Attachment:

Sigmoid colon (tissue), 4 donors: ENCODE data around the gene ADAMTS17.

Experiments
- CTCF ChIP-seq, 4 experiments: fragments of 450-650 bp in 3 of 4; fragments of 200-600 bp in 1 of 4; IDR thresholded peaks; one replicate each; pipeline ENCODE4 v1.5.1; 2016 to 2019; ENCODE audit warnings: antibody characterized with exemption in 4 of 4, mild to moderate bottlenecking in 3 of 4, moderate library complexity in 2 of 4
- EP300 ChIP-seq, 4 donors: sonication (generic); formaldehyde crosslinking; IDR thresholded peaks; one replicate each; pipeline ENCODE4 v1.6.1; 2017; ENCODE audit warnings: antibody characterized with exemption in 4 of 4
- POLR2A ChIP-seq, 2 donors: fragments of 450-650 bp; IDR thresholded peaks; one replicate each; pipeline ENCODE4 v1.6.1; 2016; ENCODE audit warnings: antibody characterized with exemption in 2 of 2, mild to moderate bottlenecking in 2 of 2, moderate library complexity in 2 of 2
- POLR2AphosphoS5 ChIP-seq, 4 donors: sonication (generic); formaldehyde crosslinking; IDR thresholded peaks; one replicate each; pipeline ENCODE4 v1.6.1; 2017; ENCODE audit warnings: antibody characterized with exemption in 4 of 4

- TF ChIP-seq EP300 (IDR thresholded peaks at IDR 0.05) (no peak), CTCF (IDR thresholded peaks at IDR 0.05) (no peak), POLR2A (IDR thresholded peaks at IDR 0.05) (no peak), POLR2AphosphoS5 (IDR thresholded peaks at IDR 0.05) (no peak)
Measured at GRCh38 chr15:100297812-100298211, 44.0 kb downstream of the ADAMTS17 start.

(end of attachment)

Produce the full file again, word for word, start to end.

Sigmoid colon (tissue), 4 donors: ENCODE data around the gene ADAMTS17.

Experiments
- CTCF ChIP-seq, 4 experiments: fragments of 450-650 bp in 3 of 4; fragments of 200-600 bp in 1 of 4; IDR thresholded peaks; one replicate each; pipeline ENCODE4 v1.5.1; 2016 to 2019; ENCODE audit warnings: antibody characterized with exemption in 4 of 4, mild to moderate bottlenecking in 3 of 4, moderate library complexity in 2 of 4
- EP300 ChIP-seq, 4 donors: sonication (generic); formaldehyde crosslinking; IDR thresholded peaks; one replicate each; pipeline ENCODE4 v1.6.1; 2017; ENCODE audit warnings: antibody characterized with exemption in 4 of 4
- POLR2A ChIP-seq, 2 donors: fragments of 450-650 bp; IDR thresholded peaks; one replicate each; pipeline ENCODE4 v1.6.1; 2016; ENCODE audit warnings: antibody characterized with exemption in 2 of 2, mild to moderate bottlenecking in 2 of 2, moderate library complexity in 2 of 2
- POLR2AphosphoS5 ChIP-seq, 4 donors: sonication (generic); formaldehyde crosslinking; IDR thresholded peaks; one replicate each; pipeline ENCODE4 v1.6.1; 2017; ENCODE audit warnings: antibody characterized with exemption in 4 of 4

- TF ChIP-seq EP300 (IDR thresholded peaks at IDR 0.05) (no peak), CTCF (IDR thresholded peaks at IDR 0.05) (no peak), POLR2A (IDR thresholded peaks at IDR 0.05) (no peak), POLR2AphosphoS5 (IDR thresholded peaks at IDR 0.05) (no peak)
Measured at GRCh38 chr15:100297812-100298211, 44.0 kb downstream of the ADAMTS17 start.